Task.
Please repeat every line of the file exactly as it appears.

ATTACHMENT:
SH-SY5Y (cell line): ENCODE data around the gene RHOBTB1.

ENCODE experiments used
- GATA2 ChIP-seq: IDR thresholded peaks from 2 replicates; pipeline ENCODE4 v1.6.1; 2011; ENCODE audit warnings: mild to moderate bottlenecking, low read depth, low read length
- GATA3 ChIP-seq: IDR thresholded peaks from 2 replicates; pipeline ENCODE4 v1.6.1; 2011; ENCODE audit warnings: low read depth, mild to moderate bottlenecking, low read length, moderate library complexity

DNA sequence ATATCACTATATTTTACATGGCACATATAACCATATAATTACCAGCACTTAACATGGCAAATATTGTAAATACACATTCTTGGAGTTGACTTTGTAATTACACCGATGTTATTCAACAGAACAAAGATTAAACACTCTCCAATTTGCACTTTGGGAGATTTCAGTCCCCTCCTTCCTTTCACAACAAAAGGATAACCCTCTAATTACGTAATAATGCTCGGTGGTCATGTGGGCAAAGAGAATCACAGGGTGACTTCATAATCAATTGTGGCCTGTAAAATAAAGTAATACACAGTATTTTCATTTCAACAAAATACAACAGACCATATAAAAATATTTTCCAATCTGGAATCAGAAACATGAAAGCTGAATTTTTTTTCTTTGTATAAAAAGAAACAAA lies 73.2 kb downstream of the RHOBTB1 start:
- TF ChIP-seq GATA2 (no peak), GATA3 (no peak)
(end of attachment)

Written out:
SH-SY5Y (cell line): ENCODE data around the gene RHOBTB1.

ENCODE experiments used
- GATA2 ChIP-seq: IDR thresholded peaks from 2 replicates; pipeline ENCODE4 v1.6.1; 2011; ENCODE audit warnings: mild to moderate bottlenecking, low read depth, low read length
- GATA3 ChIP-seq: IDR thresholded peaks from 2 replicates; pipeline ENCODE4 v1.6.1; 2011; ENCODE audit warnings: low read depth, mild to moderate bottlenecking, low read length, moderate library complexity

DNA sequence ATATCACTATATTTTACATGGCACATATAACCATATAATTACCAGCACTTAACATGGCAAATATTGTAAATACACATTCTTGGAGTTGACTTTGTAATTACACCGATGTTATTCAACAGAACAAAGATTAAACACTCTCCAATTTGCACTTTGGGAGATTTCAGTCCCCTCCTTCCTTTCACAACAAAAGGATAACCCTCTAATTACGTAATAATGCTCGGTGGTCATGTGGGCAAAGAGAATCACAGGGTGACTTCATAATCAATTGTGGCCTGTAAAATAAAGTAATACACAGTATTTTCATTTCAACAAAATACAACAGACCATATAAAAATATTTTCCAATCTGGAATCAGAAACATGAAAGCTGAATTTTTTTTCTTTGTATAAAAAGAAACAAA lies 73.2 kb downstream of the RHOBTB1 start:
- TF ChIP-seq GATA2 (no peak), GATA3 (no peak)